by Chris 'Blue Shorts' Lingebach

WASHINGTON (CBSDC) – Nationals third baseman Ryan Zimmerman, it’s no secret, has had shoulder issues in his throwing arm dating back to April 2012.

Zimmerman struggled through the first part of that season, with aid from a series of cortisone shots, until one lucky shot, back in June 2012, did the trick freeing him to again swing and throw with ease and free from pain. He was perhaps the Nationals best hitter from that moment forward.

At the conclusion of the season, Zimmerman would undergo arthroscopic surgery in his right shoulder, to repair his beleaguered AC joint.

“The cuff and the labrum were frayed, just like every single person that’s played baseball, so they cleaned that up,” he said last March.

But Zimmerman’s struggles to get the ball to first base would return, re-emerging sporadically throughout the 2013 season, all the while Zimmerman maintaining that his arm was fine.

Photos: Ryan Zimmerman Hangs with the Junkies

On Friday, Zimmerman admitted to having trouble with his arm again in 2013, in an interview with the Junkies on 106.7 The Fan.

“Will you now admit that last year, even though you told us all – ‘arm’s money, arm’s money, arm’s silly’ – that it still wasn’t right?” Eric Bickel asked.

“Yea,” Zimmerman muttered.

“You were lying to us,” Bickel said.

“I lie to you guys every day,” Zimmerman joked.

“It just looked like you were throwing differently,” John-Paul Flaim said.

“It’s one of those things, where, that’s why nobody ever wants to have surgery, because you never know what’s gonna happen,” Zimmerman explained.

“They say, ‘you’ll be fine by April, you’ll be fine by June,’ and then, you just never know,” he said. “And when you put a timetable on something like that, it’s dangerous, because as a player, I want to be back, obviously, as soon as I can. It was a frustrating year because nothing was consistent. It’s something I never had been through before, so I learned a lot from it.”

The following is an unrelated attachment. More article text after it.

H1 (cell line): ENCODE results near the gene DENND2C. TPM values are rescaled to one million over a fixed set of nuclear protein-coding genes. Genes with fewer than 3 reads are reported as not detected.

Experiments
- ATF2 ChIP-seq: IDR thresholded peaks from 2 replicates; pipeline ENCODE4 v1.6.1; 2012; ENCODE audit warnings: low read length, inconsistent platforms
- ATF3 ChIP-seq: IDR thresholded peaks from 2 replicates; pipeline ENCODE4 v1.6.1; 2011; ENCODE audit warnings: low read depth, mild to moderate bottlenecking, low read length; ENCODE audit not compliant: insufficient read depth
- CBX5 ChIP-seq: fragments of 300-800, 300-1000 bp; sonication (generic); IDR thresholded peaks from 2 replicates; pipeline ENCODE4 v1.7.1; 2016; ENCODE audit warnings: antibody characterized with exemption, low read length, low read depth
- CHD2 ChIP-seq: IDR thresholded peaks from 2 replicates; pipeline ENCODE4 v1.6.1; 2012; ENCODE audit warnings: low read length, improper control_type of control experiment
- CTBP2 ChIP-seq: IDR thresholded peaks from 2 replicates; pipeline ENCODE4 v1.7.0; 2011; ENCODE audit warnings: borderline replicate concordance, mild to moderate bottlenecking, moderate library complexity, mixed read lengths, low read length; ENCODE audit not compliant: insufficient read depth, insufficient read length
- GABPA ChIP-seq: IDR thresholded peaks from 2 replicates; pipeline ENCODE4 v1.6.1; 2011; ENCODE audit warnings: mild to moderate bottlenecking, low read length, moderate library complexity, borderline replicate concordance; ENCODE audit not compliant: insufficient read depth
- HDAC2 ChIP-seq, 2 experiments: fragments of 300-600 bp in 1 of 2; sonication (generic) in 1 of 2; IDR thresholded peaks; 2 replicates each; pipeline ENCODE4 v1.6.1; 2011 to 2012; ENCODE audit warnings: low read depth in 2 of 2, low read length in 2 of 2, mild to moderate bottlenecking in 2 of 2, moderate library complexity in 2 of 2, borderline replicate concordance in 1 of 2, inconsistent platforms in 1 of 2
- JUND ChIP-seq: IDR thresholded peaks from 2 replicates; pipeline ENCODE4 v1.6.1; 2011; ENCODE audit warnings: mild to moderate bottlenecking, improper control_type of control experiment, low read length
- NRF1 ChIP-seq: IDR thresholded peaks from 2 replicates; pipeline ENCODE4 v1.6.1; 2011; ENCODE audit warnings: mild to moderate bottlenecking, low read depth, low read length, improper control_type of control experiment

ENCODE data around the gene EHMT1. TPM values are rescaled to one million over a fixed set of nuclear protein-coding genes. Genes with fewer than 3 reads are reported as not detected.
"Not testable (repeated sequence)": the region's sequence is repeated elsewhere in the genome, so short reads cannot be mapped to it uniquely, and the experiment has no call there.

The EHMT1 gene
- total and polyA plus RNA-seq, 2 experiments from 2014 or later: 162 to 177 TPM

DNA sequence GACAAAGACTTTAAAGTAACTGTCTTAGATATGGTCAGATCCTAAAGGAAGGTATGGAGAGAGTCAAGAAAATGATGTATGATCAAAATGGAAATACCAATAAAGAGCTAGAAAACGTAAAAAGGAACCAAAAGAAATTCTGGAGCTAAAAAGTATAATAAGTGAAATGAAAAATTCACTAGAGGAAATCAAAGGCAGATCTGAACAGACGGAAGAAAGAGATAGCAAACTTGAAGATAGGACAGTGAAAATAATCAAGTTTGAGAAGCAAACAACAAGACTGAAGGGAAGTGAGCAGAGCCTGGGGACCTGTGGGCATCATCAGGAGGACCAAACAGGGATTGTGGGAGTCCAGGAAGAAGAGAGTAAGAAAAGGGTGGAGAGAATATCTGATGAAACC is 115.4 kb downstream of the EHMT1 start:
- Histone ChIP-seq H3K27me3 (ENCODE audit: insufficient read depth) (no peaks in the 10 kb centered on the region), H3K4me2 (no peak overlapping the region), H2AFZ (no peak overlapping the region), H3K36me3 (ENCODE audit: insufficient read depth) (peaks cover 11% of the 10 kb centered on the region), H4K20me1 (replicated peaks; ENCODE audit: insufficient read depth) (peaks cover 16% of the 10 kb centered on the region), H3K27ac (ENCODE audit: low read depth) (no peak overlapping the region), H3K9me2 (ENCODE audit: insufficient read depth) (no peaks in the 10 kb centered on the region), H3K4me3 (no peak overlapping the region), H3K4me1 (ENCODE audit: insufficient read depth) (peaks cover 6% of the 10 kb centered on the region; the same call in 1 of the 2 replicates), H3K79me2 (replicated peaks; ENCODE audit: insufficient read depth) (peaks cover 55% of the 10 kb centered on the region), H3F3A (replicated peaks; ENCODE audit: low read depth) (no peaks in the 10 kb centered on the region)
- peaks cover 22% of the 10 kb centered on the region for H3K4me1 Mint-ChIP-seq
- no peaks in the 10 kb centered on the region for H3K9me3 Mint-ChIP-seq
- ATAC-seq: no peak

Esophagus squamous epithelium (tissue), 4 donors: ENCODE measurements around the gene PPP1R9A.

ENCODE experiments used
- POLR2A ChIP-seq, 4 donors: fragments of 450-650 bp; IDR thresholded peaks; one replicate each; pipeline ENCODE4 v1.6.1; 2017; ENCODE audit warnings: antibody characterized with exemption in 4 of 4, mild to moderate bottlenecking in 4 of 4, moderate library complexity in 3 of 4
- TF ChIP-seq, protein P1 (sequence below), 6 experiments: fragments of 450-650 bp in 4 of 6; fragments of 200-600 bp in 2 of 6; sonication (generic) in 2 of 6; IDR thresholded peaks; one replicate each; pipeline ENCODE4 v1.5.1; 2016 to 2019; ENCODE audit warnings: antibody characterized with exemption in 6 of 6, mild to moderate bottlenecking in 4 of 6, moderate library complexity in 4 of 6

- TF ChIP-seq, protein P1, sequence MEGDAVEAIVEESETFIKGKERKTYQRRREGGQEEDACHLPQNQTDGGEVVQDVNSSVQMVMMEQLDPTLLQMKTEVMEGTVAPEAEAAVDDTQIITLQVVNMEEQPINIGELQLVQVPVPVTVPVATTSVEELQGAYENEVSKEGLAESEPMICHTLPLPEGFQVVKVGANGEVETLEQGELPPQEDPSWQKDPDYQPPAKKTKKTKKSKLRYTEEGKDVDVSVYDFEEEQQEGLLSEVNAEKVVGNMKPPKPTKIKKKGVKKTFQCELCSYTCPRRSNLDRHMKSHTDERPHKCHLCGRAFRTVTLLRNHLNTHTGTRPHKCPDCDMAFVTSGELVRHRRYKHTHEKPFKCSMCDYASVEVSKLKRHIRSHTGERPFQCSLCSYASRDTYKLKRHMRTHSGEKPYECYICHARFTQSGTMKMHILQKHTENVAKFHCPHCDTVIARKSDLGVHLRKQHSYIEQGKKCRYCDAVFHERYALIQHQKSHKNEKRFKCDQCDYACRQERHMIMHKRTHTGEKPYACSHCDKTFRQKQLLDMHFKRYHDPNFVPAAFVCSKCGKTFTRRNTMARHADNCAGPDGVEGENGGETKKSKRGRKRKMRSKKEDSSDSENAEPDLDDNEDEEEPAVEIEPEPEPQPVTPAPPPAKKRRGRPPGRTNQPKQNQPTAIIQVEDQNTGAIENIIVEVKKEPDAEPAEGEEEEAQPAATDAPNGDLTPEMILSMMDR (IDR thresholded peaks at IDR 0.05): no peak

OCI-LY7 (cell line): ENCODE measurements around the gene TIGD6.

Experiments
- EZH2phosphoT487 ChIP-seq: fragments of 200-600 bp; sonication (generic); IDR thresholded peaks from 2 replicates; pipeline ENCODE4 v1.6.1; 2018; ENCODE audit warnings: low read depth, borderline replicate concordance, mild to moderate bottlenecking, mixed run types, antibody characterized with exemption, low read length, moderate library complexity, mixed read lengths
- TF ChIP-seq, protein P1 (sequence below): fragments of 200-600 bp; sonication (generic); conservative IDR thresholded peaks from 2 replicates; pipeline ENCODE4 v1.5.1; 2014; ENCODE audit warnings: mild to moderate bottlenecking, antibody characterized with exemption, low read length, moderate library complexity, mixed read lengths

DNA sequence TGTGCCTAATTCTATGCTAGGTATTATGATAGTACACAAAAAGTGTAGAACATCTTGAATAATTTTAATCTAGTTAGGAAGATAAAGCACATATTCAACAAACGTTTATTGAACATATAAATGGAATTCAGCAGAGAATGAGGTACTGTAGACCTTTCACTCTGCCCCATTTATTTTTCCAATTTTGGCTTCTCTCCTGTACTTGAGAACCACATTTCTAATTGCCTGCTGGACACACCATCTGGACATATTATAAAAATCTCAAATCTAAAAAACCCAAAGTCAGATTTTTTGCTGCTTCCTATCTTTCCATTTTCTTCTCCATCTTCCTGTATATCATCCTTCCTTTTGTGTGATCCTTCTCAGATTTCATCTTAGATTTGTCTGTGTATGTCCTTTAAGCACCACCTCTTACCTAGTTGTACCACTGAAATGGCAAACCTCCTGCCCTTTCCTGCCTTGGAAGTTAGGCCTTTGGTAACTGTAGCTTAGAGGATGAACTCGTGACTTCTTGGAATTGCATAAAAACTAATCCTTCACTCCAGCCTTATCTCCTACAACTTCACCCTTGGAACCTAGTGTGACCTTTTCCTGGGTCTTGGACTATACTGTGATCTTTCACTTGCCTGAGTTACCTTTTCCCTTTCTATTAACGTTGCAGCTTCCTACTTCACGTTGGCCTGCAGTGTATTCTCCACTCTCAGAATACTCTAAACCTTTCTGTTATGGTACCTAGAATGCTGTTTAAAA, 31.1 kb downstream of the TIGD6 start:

As Zimmerman takes some reps at first base in spring training — in preparation of playing between 10 and 20 games at the position during the 2014 season — the question now becomes: How long before he becomes a more permanent fixture across the diamond?

In February, manager Matt Williams downplayed the impending move — dismissing the notion that Zimmerman was being phased-in at first base, especially with current first baseman Adam LaRoche slated to hit free agency after the season — and outright refuting his decision to play Zimmerman at first as being a preventative measure aimed at staving off any possible lingering pain in Zimmerman’s throwing shoulder.

“It’s on a temporary basis if we want to gain an advantage with our lineup,” Williams said. “Nothing further than that.”

“I don’t mind,” Zimmerman said on Friday. “I told Matt that if it’s going to help us win more games, I’m in. I mean, ten, fifteen, twenty games is okay, and if it gives us a better chance to win those games, when I go over there and play, that’s the whole point of everyone being here.”

For Zimmerman, at least publicly, his troubles with his arm are a dead issue.

“I think I need to have a year like I used to have,” Zimmerman said in February. “Play third base like I know I’m capable of and like people expect me to play. Then once I go a year doing it and being consistent, that’s when you can really say the shoulder’s fine.”

Prescient of Zimmerman to say, really.

Once the season begins, and box scores become the focus, the first time Zimmerman shanks a throw to first, Nationals fans will view it with a leery eye, and immediately begin to wonder if his right shoulder can withstand the rigors of the 162-game grind.

If there’s a second throwing error, they’ll wonder: How long can the Nationals hold off moving Zimmerman to first?

On more than a 10- to 20-game basis.


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